Supreme Court’s unanimous decision in favor of Wal-Mart restricts the ability of plaintiffs to seek certification of a class for damages.
On June 20, 2011, the Supreme Court of the United States issued its highly-anticipated ruling in Wal-Mart Stores, Inc. v. Duke. The Court unanimously held that the Ninth Circuit Court of Appeals erred in affirming the certification of the class under Rule(b)(2) of the Federal Rules of Civil Procedure. A 5-4 majority further held that the plaintiffs failed to carry their burden of establishing commonality under Rule 23(a)(2).
The majority held that Rule 23(a)(2) requires a party seeking certification of a class to demonstrate more than the mere existence of common questions; rather, the party seeking certification must demonstrate that class-wide proceedings will generate common answers to those questions. The Court ruled that the plaintiffs failed to come forward with “significant proof” that Wal-Mart operated under a general policy of discrimination. The Court concluded that evidence that Wal-Mart’s policy of discretion produced an overall sex-based disparity was insufficient. Because there was “no convincing proof of a company wide discriminatory pay and promotion policy,” the plaintiffs failed to establish the existence of any common question.
The majority also held that the class was improperly certified under Rule 23(b)(2) because the monetary relief sought by the plaintiffs was not merely incidental to the injunctive or declaratory relief that they requested. The Court concluded that Rule 23(b)(2) does not authorize class certification when each class member would be entitled to an individual award of monetary damages, which, in this case, was the request for backpay.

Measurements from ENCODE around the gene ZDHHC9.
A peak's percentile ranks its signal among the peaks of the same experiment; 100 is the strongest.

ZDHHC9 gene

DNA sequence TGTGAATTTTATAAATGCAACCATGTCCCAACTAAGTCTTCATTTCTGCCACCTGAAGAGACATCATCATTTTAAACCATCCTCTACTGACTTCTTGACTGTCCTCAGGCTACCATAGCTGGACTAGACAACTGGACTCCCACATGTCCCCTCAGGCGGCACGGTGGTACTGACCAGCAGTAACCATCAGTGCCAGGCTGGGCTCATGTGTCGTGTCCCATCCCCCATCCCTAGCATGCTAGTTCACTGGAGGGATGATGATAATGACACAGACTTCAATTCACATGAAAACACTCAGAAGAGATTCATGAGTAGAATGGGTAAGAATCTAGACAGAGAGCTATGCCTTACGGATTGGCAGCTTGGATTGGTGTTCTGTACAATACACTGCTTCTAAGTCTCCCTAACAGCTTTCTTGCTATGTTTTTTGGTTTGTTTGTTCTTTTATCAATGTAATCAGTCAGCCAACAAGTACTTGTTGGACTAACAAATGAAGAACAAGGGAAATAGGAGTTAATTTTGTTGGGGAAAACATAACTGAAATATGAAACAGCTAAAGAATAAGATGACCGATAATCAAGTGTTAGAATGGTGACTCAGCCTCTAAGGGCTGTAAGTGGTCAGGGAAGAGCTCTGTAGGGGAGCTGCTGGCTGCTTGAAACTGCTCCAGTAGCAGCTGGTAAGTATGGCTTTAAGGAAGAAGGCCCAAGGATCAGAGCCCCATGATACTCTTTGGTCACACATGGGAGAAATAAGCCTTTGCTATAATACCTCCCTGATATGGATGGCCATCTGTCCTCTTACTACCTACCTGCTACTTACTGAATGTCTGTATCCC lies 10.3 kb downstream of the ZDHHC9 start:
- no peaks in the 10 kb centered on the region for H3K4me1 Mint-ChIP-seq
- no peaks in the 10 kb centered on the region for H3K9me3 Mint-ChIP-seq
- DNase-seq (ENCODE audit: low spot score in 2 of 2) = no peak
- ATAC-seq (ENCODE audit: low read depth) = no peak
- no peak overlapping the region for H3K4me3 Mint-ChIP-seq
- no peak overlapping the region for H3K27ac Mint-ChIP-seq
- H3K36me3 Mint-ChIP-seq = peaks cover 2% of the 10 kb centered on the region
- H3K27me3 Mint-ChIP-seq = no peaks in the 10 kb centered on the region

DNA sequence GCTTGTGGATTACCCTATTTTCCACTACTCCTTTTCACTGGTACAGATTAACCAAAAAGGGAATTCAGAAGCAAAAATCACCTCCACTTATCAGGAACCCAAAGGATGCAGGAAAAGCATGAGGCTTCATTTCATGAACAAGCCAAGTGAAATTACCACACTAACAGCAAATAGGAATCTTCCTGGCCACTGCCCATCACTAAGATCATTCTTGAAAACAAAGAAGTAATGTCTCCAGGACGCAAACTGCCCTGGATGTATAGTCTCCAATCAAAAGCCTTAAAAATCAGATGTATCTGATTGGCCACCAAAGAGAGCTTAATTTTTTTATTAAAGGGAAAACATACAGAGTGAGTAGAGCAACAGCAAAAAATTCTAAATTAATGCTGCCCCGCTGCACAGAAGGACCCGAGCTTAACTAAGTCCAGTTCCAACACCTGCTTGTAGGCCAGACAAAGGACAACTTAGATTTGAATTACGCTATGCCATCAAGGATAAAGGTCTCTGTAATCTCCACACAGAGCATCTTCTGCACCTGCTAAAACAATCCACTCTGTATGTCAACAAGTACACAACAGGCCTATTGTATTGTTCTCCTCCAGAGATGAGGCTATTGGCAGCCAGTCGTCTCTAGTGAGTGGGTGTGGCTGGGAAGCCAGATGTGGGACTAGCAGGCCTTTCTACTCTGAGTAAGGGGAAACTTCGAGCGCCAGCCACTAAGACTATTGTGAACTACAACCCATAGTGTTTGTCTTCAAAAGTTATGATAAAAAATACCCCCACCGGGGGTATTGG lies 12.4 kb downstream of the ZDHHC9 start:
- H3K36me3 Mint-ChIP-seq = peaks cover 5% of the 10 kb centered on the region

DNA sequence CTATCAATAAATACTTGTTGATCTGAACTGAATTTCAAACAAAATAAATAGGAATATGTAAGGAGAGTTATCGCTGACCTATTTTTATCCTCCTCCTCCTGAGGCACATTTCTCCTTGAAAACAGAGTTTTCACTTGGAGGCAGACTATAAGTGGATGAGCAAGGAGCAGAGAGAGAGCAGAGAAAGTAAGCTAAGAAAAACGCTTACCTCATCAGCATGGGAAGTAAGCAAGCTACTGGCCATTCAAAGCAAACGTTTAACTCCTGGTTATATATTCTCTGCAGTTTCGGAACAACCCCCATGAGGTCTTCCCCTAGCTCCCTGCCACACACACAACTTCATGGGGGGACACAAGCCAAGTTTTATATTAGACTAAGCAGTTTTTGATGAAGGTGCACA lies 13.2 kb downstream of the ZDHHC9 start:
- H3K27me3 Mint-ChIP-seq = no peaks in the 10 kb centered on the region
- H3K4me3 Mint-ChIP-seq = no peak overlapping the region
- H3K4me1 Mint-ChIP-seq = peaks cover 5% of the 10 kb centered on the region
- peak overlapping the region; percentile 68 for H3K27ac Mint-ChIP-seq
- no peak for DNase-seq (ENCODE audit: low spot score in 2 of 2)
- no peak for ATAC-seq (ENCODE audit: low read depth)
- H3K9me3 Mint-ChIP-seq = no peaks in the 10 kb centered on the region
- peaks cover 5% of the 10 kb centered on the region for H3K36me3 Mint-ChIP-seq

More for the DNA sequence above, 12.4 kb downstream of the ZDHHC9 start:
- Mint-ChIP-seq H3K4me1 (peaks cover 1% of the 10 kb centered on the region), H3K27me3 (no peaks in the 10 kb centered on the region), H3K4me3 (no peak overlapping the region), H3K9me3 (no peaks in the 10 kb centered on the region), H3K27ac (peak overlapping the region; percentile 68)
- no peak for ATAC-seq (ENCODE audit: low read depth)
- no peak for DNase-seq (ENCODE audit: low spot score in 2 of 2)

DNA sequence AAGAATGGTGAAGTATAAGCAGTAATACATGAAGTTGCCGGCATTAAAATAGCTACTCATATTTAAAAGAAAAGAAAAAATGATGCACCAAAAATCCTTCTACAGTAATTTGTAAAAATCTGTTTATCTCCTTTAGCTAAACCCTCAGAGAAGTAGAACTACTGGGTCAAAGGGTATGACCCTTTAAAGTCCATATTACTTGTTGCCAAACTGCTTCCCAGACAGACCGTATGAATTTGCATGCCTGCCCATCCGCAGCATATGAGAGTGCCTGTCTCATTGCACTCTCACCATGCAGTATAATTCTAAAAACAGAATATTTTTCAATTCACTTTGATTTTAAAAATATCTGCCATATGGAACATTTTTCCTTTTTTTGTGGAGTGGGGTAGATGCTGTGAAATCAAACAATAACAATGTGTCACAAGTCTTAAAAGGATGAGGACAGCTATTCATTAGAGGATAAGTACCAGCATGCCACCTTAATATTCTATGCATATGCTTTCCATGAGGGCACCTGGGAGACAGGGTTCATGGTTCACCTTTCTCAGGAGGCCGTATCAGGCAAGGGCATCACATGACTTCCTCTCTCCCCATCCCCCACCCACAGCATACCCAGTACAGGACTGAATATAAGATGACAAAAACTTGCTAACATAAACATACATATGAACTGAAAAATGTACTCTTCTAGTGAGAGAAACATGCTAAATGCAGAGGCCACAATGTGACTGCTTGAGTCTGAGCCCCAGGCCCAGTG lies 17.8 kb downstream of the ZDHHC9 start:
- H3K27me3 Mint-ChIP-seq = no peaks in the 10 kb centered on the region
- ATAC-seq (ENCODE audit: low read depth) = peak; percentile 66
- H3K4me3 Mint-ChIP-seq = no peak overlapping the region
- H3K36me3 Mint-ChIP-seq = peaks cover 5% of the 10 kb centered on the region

Justice Ginsburg, Justice Breyer, Justice Sotomayor and Justice Kagan concurred in the majority’s reversal of certification of the class under 23(b)(2), but found that the majority erred in its analysis under Rule 23(a)(2). The concurring Justices stated that the case should have been remanded to the district court for analysis under Rule 23(b)(3). They also criticized the majority for conducting a “dissimilarities” analysis under Rule 23(a)(2) which essentially grafted onto Rule 23(a)(2) the predominance analysis required under Rule 23(b)(3).
The Court’s ruling greatly restricts the ability of plaintiffs to seek certification of a class for damages without meeting all of the requirement of Rule 23(b)(3), including predominance and superiority, by seeking certification under Rule 23(b)(2). Plaintiffs also will no longer be able to satisfy their burden under Rule 23(a)(2) simply by identifying the common issues in the case. Rather, plaintiffs must now present significant proof that the common questions can be answered with common proof.